Yvonne Petry

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Yvonne Petry

Dr. Yvonne Petry
LC 205
306.585.5039
yvonne.petry@uregina.ca


Dr. Yvonne Petry has taught history at Luther College at the Unviersity of Regina since 1998. She graduated with an M.A. from the University of Saskatchewan in 1991 and a Ph.D. from the University of Manitoba in 1997. Her field is Early Modern European history, with a particular interest in the relationship between magic, religion, and science in sixteenth- and seventeenth-century France. Her current research focuses on the attitudes of early modern French physicians and surgeons towards magic, witchcraft and demonic possession. She regularly presents her work at the Sixteenth Century Studies Conference, the Southern Association of the History of Medicine and Science and elsewhere. She supervises both masters and honours students in early modern history and teaches at all levels. She also serves as Assistant Dean of Luther College at the University of Regina. She lives in Regina, Saskatchewan with her husband, Gary Diver. She is an avid fan of opera, nineteenth-century literature and Scottish country dancing. She and her husband participate in Scottish and multicultural events in Regina, Saskatchewan on a regular basis.

 

Courses Taught

HIST 115 – Issues in European History
HIST 270 – Europe, 1400-1648: Renaissance and Reformation
HIST 271 – Health, Disease and the Body: The History of Medicine in Western Culture
HIST 272 – Gender and the Body in Early Modern Europe
HIST 370 – The European Reformations
HIST 373 – The European Witch Hunts
HIST 400/800 – Theories of History
HIST 472 – From Magic to Science: The Evolution of Early Modern European Thought

 

Current Research

  • Preparation of a book on sixteenth-century medicine, entitled Illness and Infection in the Era of the European  Witch Hunts
  • Preparation of an article on French apothecary Laurent Catelan.

 

Selected Recent Academic Publications

Vision, Medicine and Magic: Bewitchment and Lovesickness in Jacques Grévin’s Deux Livres des vénins (1568).”In Religion and the Senses in Early Modern Europe. Eds. Wietse de Boer and Christine Göttler. Leiden/Boston: Brill, 2013. 455-472.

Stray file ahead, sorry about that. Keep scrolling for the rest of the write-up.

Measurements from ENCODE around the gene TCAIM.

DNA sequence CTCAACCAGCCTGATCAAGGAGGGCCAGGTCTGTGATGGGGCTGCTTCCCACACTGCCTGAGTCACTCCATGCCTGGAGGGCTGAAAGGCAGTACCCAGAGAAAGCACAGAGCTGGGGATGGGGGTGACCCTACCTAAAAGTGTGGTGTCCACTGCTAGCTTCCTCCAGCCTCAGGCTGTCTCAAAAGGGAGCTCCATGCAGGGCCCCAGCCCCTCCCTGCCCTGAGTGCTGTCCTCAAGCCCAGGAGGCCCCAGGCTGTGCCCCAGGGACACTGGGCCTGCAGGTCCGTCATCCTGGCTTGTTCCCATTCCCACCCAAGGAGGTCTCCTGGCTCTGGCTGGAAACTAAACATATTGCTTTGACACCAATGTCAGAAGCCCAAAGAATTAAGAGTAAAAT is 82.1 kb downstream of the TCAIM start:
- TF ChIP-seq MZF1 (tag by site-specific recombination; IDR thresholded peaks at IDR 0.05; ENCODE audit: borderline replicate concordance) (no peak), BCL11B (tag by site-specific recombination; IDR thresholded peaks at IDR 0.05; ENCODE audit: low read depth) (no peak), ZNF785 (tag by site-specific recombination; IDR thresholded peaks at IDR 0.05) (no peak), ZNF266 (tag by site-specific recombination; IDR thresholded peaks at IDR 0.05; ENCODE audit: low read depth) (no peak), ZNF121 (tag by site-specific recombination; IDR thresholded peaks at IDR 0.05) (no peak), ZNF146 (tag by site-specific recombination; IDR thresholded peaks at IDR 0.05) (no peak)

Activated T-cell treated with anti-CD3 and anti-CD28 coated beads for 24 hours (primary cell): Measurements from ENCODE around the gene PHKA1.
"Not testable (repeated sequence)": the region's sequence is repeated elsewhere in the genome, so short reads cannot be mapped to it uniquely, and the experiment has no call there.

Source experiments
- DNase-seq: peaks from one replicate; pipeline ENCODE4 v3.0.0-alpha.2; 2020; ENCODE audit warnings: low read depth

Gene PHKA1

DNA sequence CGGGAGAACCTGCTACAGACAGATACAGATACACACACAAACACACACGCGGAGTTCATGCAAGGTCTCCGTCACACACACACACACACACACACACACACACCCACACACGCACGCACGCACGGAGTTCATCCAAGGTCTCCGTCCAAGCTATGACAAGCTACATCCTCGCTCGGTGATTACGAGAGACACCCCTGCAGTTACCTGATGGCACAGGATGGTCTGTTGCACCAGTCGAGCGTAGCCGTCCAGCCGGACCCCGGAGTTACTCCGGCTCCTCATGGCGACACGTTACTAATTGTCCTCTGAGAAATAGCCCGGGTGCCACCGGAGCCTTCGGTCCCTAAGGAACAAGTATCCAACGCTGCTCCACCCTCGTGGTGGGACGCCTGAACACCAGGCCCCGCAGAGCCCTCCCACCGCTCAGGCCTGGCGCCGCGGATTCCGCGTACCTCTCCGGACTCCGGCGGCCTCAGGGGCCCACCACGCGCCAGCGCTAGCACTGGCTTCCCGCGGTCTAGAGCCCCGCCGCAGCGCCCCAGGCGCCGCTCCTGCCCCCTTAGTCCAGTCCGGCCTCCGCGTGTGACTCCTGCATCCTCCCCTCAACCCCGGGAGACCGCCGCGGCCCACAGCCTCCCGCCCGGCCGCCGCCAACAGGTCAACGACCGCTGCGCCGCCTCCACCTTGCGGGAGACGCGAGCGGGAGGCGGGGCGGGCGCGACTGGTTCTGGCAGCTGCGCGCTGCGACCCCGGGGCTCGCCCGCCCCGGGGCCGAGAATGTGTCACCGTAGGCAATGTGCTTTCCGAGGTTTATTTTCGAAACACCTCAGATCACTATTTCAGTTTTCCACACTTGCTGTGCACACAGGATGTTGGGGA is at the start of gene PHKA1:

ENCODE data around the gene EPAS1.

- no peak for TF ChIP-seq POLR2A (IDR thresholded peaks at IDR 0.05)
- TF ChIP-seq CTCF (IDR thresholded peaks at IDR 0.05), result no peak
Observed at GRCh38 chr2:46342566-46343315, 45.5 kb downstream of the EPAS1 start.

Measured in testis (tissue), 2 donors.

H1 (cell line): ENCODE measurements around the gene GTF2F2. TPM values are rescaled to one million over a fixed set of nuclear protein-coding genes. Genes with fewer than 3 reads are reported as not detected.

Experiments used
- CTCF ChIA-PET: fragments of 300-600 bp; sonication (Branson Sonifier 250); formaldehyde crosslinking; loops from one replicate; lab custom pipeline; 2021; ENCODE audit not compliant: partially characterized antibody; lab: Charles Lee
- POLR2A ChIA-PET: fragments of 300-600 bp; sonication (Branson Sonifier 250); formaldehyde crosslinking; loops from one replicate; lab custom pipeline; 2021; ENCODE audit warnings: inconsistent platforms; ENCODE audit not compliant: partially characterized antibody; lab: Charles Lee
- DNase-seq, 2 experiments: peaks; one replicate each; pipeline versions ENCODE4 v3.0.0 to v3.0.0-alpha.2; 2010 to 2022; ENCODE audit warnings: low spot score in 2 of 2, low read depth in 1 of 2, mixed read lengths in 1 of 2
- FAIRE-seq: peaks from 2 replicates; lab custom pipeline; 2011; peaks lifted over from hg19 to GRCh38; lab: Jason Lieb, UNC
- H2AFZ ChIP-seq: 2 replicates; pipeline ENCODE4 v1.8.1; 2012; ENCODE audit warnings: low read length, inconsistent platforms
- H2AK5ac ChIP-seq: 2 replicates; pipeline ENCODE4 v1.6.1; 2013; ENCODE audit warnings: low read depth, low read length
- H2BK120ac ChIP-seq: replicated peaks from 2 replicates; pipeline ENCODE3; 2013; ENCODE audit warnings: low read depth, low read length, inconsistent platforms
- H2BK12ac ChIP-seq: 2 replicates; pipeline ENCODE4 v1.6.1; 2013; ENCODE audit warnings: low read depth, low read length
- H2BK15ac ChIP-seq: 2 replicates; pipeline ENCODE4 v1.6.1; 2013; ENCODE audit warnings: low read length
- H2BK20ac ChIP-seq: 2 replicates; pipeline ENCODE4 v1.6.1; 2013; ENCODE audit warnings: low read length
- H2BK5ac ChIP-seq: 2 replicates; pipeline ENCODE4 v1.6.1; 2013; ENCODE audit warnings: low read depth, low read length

“Many Things Surpass our Knowledge’: An Early Modern Surgeon on Magic, Witchcraft and Demonic Possession.” Social History of Medicine  25 (2012): 47-64.

Gender, Kabbalah and the Catholic Reformation: The Mystical Theology of Guillaume Postel (1510-1581) (Leiden: Brill, 2004).

Webs of Reality: Social Perspectives on Science and Religion, co-authored with William Stahl, Robert Campbell and Gary Diver (Piscatawy, NJ: Rutgers, 2002).

 

Selected Recent Presentations

“Early Modern Demonic Possession as a Response to Trauma,” Sixteenth Century Studies Conference, San Juan, Puerto Rico (October, 2013).

“The Diagnosis and Treatment of Psychic Trauma: A Comparative Analysis of Possession and PTSD” (co-authored with Regan Shercliffe, PhD) Southern Association for the History of Medicine and Science, Charleston (February, 2013).

 

Supervision of Graduate and Honours Students

Honours Paper in History. Laura Hochban, “’A Natural and Necessary Thing’: The Consequences of Martin Luther’s Marriage Reforms on Women in Sixteenth-Century Germany” (2013).

M.A. in History. Melissa Munro, “Studying Female Prostitution in Eighteenth-Century London: A Historiographical Analysis” (2012).

Honours Paper in History. Jill Kergan, “Portentous Propaganda: Interpretations of Monstrous Births in the Early Modern Era” (2010).

M.A. in History. Geoffrey Loken, “Lost Tribes and the Devil’s Army: The Changing Role of Native Americans in the Puritan Imagination” (2009).